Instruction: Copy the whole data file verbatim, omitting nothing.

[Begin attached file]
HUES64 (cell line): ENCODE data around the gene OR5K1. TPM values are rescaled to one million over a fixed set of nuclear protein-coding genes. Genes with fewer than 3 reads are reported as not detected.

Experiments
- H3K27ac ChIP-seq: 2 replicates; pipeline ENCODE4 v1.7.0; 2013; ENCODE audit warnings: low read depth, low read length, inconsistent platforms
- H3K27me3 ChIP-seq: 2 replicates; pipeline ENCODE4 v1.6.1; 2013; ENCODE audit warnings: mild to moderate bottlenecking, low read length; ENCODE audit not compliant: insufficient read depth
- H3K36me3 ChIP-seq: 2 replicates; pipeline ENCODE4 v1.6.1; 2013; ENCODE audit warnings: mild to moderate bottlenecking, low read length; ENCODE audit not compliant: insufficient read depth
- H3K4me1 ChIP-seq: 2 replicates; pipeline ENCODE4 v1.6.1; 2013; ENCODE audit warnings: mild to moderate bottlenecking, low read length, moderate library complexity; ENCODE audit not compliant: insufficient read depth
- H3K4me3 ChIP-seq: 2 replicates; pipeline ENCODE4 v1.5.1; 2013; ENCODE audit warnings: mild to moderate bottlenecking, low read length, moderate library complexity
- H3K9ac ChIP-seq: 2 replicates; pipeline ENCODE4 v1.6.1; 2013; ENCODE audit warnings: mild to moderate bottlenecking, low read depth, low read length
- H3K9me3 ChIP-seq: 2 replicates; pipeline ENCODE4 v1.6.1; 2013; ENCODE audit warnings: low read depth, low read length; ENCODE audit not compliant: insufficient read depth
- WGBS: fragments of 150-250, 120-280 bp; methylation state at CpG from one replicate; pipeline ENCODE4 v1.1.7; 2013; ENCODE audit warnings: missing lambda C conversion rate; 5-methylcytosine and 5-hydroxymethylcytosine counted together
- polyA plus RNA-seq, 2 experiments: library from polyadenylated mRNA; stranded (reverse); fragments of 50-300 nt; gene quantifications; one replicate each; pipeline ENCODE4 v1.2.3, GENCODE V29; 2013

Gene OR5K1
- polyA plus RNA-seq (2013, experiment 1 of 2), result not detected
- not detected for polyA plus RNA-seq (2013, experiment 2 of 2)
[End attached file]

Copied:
HUES64 (cell line): ENCODE data around the gene OR5K1. TPM values are rescaled to one million over a fixed set of nuclear protein-coding genes. Genes with fewer than 3 reads are reported as not detected.

Experiments
- H3K27ac ChIP-seq: 2 replicates; pipeline ENCODE4 v1.7.0; 2013; ENCODE audit warnings: low read depth, low read length, inconsistent platforms
- H3K27me3 ChIP-seq: 2 replicates; pipeline ENCODE4 v1.6.1; 2013; ENCODE audit warnings: mild to moderate bottlenecking, low read length; ENCODE audit not compliant: insufficient read depth
- H3K36me3 ChIP-seq: 2 replicates; pipeline ENCODE4 v1.6.1; 2013; ENCODE audit warnings: mild to moderate bottlenecking, low read length; ENCODE audit not compliant: insufficient read depth
- H3K4me1 ChIP-seq: 2 replicates; pipeline ENCODE4 v1.6.1; 2013; ENCODE audit warnings: mild to moderate bottlenecking, low read length, moderate library complexity; ENCODE audit not compliant: insufficient read depth
- H3K4me3 ChIP-seq: 2 replicates; pipeline ENCODE4 v1.5.1; 2013; ENCODE audit warnings: mild to moderate bottlenecking, low read length, moderate library complexity
- H3K9ac ChIP-seq: 2 replicates; pipeline ENCODE4 v1.6.1; 2013; ENCODE audit warnings: mild to moderate bottlenecking, low read depth, low read length
- H3K9me3 ChIP-seq: 2 replicates; pipeline ENCODE4 v1.6.1; 2013; ENCODE audit warnings: low read depth, low read length; ENCODE audit not compliant: insufficient read depth
- WGBS: fragments of 150-250, 120-280 bp; methylation state at CpG from one replicate; pipeline ENCODE4 v1.1.7; 2013; ENCODE audit warnings: missing lambda C conversion rate; 5-methylcytosine and 5-hydroxymethylcytosine counted together
- polyA plus RNA-seq, 2 experiments: library from polyadenylated mRNA; stranded (reverse); fragments of 50-300 nt; gene quantifications; one replicate each; pipeline ENCODE4 v1.2.3, GENCODE V29; 2013

Gene OR5K1
- polyA plus RNA-seq (2013, experiment 1 of 2), result not detected
- not detected for polyA plus RNA-seq (2013, experiment 2 of 2)